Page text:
vehicle over. Our unspeaking driver follows to the shoulder, where we sit, shiver, and try not to freak out at the thought of being stuck in some Stasi-style cell for who knows how long. The cop leans into the open window of the other car, talking to the driver. After a couple of minutes, he gets back in his car, makes a U turn, and goes on his way. Later I find out that Duane had to give the officer money before he’d let us proceed. “Yeah, that’s just what they do here,” he says. We arrive at the house where Duane is renting a room from an elderly lady in a wrinkled washerwoman dress. She’s the perfect babushka, nodding and warmly smiling—the first native smile we’ve seen since we landed. She gives us all handknitted Afghan blankets and towels that feel like burlap. It turns out we’re not staying here, but, rather, at an apartment a few blocks away. Walking along a main street, we come upon a surreal sight. On the illuminated side panels of every one of the bus shelters lining the straight thoroughfare are the exact same Marlboro and Pepsi advertising posters, in alternating order: Marlboro/Pepsi, Marlboro/Pepsi, Marlboro/ Pepsi, for as far as the eye can see. In fact, Pepsi is underwriting our gig, not something that would ever happen back in the States. With the USSR gone, capitalism, it seems, has come to Ukraine. The building we’re crashing at is a very old tenement with wide, plaster-dust-covered stair landings. We trudge up a few flights, and Duane lets us into our quarters. Inside, there’s no furniture and most of the walls have holes punched in them. There’s running water, in two temperatures: cold and sub-zero. Our chaperone says goodnight and we bed down on the bare floor with the babushka blankets, still wearing our winter coats and using dirty laundry plucked from our bags as pillows. Our first meal in Ukraine is at a recently opened establishment: Kentucky Beirut Chicken. The moniker, we discover, derives from the fact that the place serves falafel and chicken.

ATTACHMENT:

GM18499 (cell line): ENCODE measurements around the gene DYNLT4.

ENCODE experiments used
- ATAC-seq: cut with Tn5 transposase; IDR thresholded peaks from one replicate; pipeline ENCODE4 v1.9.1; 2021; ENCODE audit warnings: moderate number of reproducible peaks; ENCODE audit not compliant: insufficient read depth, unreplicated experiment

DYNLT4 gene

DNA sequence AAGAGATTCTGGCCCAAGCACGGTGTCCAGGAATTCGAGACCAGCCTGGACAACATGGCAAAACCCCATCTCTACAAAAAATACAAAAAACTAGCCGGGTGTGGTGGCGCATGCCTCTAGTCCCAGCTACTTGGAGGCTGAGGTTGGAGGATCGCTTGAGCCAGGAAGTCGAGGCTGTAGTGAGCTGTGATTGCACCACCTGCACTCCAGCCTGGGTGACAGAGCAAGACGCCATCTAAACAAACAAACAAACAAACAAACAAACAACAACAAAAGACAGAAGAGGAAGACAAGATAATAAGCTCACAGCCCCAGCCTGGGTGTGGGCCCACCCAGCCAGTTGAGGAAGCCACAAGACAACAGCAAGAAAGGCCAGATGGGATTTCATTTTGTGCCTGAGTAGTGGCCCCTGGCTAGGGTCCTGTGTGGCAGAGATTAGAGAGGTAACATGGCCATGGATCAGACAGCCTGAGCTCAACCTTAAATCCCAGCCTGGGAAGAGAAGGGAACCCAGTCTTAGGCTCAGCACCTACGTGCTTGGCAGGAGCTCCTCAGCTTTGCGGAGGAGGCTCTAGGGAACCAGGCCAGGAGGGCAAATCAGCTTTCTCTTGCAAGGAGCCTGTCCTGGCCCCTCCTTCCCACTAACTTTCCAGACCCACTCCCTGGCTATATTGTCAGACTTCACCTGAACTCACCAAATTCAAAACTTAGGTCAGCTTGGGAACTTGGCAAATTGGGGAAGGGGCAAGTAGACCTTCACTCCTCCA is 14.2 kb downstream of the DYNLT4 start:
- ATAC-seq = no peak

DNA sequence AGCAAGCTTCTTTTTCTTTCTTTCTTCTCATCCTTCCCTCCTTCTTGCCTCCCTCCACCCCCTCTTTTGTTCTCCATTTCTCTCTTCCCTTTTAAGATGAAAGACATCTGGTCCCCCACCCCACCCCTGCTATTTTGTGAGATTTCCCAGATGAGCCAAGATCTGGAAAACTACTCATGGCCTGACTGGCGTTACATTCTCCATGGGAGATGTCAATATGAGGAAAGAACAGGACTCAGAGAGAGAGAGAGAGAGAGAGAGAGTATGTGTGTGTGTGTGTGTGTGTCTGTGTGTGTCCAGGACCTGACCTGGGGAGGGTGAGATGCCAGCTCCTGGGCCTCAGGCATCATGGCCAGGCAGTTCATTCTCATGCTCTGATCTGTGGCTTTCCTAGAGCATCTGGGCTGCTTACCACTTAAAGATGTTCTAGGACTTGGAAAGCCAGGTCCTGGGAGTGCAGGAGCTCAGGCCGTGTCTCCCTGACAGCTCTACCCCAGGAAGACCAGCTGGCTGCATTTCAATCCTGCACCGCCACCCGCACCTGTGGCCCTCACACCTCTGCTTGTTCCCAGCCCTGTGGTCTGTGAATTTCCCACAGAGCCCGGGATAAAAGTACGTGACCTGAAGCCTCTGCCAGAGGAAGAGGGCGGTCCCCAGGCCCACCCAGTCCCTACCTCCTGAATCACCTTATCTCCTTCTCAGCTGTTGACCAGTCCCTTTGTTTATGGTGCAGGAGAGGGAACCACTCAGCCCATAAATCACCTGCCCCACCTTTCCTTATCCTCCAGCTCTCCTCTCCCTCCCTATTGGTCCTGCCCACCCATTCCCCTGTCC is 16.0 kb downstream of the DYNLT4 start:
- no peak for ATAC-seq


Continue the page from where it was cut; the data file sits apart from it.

Independent retail businesses of any kind are still a novel concept here, and the ambitious entrepreneur behind this one is hoping to go global. His prospects don’t look—or taste—very good. The house-signature chicken sandwiches turn out to be flavorless breaded microwave hockey pucks on bread, served with a side of plain white rice. After we’ve eaten, it’s off to the offices of the student organization that’s helping Duane organize and promote the show. En route to the Metro, we schlep through Independence Square, which, eight years later, will be the site of enormous protests during the Orange Revolution. On the sidewalk, weathered old women in wool coats offer root vegetables for sale, arranged on torn sheets of cardboard. The architecture is a combination of the Stalinist styles built upon what the retreating Red Army destroyed during World War II and the surviving ornate-but-crumbling 19th-century brick buildings that hint at Kiev’s pre-Russian Revolution epoch as a major center of commerce. The overcast sky and the monochromatic mixture of soot, exhaust, and steam from the breaths of passerby makes me feel like I’m in a charcoal drawing. Meeting the small group of smiling kids at the office is a bright spot, though. They’re all superfriendly and speak English very well, making me feel bad for not taking the time to have at least asked Duane beforehand how to say hello in Ukrainian. Despite the headache of the show being moved, their enthusiasm for putting on a concert by a real, live American rock band remains undaunted. The guys and I sign some posters and press photos for them, and we make plans to meet up again later at the infamous Cowboy Bar, where a local band is playing. Wary of the mafia situation, we try not to attract too much attention that night as we enter the club, but it’s hopeless. The word is out, and everyone knows who we are. People at neighboring tables glance over at us and whisper to each other. The band, a teenage quartet whose name is the Forrest Gump Orchestra, is on stage, and they’re too intimidated to look in our direction. Actually, they seem intimidated by the very act of what they’re doing, sheepishly playing U2 and R.E.M. covers at such low volume that the music barely exists. It’s a universe away from the kind of deafening, unfriendly, feedback-ridden noise that our band specializes in, and I wonder how we’ll be received when we play the following night. Late the next afternoon, a van pulls up to shuttle us to the place we’re playing and the amusing irony of the joint’s name is not lost on us: the New York Night Club. A giant, hangarlike shed in a Kiev suburb, it’s primarily used for wedding parties, one of which is finishing up when we arrive. We shuffle in to the sight of garish, multicolored neon light sculptures and disco balls spinning and pulsating overhead and soused sexagenarians and their descendants getting down to canned dance music on the roller-rink-sized floor. Touring bands sometimes get stuck with weird openers, but I’m guessing not many of them can say they’ve followed a Ukrainian wedding party. We can’t soundcheck until after the event ends, so we’re directed to a side room to be interviewed for a TV